I thought Halloween was sold to us by retailers as a very big affair this year.
As I walked down a supermarket aisle on October 31 I was astounded at the amount of creepy house decorations and spooky stuff available.
Halloween was never like this when I was growing up. Back then, our spooky celebrations consisted of monkey nuts, an apple tart with a five pence piece hidden inside (health and safety zealots would never allow this now) and a spot of apple dunking.
What astounded me even more was walking down the same supermarket aisle the very next day and finding myself in the midst of all things Christmas. Surely this couldn’t be right, I asked myself? It was only November 1! I have never before recalled Halloween being replaced by Christmas overnight.
As I perused the cards, wrapping paper, calendars and assorted gifts, I felt slight panic beginning to rise deep within my stomach. I suddenly found myself wondering if perhaps the powers that be had decided Christmas was being brought forward and I hadn’t got the memo.
Continuing in this startling vein, my son returned to school on Monday morning after the half term break and came home that afternoon with a Christmas card! When he handed me the envelope I assumed it was a birthday invitation. I went into momentary shock when my eyes lit on the snowflake embossed card. The thought: what on earth is going on crossed my mind? Why had Halloween suddenly given way to the festive season?
For the first time ever a Christmas card was sitting on my mantelpiece on November 2. The mother who had sent it to my son on her daughter’s behalf was obviously being hyper-organised and had decided to get her Christmas cards out of the way. Another festive activity ticked off her to-do list no doubt. This didn’t feel right; it was too soon to be receiving Merry Christmas wishes.
Admittedly I have been getting catalogues through the post since August from retailers trying to entice me into starting my Christmas shopping early. These magazines have been consigned straight to the bin over the past months. However, when two brochures arrived on my doormat yesterday, and I am now bordering on last-minute-shopping mentality because of the premature Christmas atmosphere in shops, I found myself perusing these publications with interest and frankly, alarm!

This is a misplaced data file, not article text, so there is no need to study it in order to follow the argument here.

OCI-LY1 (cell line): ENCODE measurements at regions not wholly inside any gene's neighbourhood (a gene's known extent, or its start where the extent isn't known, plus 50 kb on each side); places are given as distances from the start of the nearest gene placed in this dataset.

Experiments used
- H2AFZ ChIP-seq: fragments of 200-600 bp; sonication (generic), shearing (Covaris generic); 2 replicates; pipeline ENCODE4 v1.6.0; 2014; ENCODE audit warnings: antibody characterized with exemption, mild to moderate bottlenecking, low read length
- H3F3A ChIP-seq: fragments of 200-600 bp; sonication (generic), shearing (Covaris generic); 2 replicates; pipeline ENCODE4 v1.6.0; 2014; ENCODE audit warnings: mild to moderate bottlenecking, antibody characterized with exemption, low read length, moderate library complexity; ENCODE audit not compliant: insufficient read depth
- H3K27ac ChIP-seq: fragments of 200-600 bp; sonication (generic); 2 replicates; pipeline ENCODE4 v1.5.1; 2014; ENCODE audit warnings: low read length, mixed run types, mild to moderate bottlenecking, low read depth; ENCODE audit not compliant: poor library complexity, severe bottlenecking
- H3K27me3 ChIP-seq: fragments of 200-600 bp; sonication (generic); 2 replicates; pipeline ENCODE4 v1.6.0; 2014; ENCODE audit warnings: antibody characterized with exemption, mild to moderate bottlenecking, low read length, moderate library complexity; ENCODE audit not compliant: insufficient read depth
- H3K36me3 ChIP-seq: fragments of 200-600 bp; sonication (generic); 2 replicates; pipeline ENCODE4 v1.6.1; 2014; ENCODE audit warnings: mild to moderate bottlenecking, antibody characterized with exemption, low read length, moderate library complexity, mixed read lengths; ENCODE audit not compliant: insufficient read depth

When the front cover proclaimed ‘Shop for the Unusual’ it wasn’t wrong. These publications held such seductive delights as spreadable beer, light-up chopsticks, a handy book assisting in how to swear around the world and in my opinion, the piece de resistance, flatulence underwear! These pants were advertised with a picture of a girl standing in her underwear, pushing her bottom into a man’s face as he smiled in delight, thus demonstrating her charcoal infused underwear saved his nostrils from any undesirable odours emanating from her flatulent derriere. Clearly romance is not dead, though I felt the magic of Christmas dissipating before it even starts.
In the US this premature arrival of Yuletide is a merchandising phenomenon known as the Christmas creep. The reason behind retailers making Christmas creep up early on us is to of course lengthen their selling time for seasonal goods in order to maximize their profits. The longer the preamble to Christmas, the more time we have to spend our hard-earned coffers. We also have the relatively new phenomenon of Black Friday which occurs this year on November 27. This is the biggest shopping day of the year when retailers offer drastic deals to kick start the Christmas shopping season. £1.07bn is predicted to be spent on Black Friday this month.
Since the year 2000 it’s been accepted in America that the Christmas creep starts the day after Halloween.
According to a study which looked into festive related Google searches for terms such as ‘presents,’ ‘elf’ and ‘Santa Claus’, we are beginning to think about Christmas much earlier in the year than we did in years gone by. Research revealed that back in 2007 our minds didn’t turn to Yuletide until November 11. In 2008 we began Christmas related internet searches around October 12, however, last year it was found we were looking ahead to Christmas as early as August 25!
We often say in jest that Christmas is getting earlier every year and this statistical research proves that’s true. It appears the 12 days of Christmas is fast becoming the twelve weeks of Christmas!